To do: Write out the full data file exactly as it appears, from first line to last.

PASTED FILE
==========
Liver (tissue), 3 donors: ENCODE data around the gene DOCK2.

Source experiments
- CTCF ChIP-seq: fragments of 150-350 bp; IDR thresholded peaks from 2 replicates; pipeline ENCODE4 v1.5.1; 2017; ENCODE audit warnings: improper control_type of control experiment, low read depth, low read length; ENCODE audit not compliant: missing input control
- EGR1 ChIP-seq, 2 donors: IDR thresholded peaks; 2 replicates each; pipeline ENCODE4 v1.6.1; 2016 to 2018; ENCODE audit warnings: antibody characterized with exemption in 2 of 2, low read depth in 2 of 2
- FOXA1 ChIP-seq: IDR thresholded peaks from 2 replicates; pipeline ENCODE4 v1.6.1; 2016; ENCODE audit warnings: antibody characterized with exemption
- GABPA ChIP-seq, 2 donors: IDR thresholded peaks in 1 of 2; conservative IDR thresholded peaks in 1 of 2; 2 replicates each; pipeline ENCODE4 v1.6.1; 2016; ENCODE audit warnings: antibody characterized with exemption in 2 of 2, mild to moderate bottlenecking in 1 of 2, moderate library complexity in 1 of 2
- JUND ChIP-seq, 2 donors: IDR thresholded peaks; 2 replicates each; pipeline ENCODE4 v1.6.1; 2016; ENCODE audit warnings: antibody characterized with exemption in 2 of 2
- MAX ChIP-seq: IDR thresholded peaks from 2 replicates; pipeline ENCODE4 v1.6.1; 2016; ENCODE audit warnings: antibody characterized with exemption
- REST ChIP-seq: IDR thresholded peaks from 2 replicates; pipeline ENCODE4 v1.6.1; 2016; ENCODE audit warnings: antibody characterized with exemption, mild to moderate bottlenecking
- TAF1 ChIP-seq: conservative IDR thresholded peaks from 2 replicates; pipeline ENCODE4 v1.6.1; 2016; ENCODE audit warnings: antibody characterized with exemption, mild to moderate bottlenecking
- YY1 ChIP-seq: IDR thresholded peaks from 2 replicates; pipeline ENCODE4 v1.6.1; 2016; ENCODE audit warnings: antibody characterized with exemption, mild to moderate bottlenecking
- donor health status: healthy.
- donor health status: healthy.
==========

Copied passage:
Liver (tissue), 3 donors: ENCODE data around the gene DOCK2.

Source experiments
- CTCF ChIP-seq: fragments of 150-350 bp; IDR thresholded peaks from 2 replicates; pipeline ENCODE4 v1.5.1; 2017; ENCODE audit warnings: improper control_type of control experiment, low read depth, low read length; ENCODE audit not compliant: missing input control
- EGR1 ChIP-seq, 2 donors: IDR thresholded peaks; 2 replicates each; pipeline ENCODE4 v1.6.1; 2016 to 2018; ENCODE audit warnings: antibody characterized with exemption in 2 of 2, low read depth in 2 of 2
- FOXA1 ChIP-seq: IDR thresholded peaks from 2 replicates; pipeline ENCODE4 v1.6.1; 2016; ENCODE audit warnings: antibody characterized with exemption
- GABPA ChIP-seq, 2 donors: IDR thresholded peaks in 1 of 2; conservative IDR thresholded peaks in 1 of 2; 2 replicates each; pipeline ENCODE4 v1.6.1; 2016; ENCODE audit warnings: antibody characterized with exemption in 2 of 2, mild to moderate bottlenecking in 1 of 2, moderate library complexity in 1 of 2
- JUND ChIP-seq, 2 donors: IDR thresholded peaks; 2 replicates each; pipeline ENCODE4 v1.6.1; 2016; ENCODE audit warnings: antibody characterized with exemption in 2 of 2
- MAX ChIP-seq: IDR thresholded peaks from 2 replicates; pipeline ENCODE4 v1.6.1; 2016; ENCODE audit warnings: antibody characterized with exemption
- REST ChIP-seq: IDR thresholded peaks from 2 replicates; pipeline ENCODE4 v1.6.1; 2016; ENCODE audit warnings: antibody characterized with exemption, mild to moderate bottlenecking
- TAF1 ChIP-seq: conservative IDR thresholded peaks from 2 replicates; pipeline ENCODE4 v1.6.1; 2016; ENCODE audit warnings: antibody characterized with exemption, mild to moderate bottlenecking
- YY1 ChIP-seq: IDR thresholded peaks from 2 replicates; pipeline ENCODE4 v1.6.1; 2016; ENCODE audit warnings: antibody characterized with exemption, mild to moderate bottlenecking
- donor health status: healthy.
- donor health status: healthy.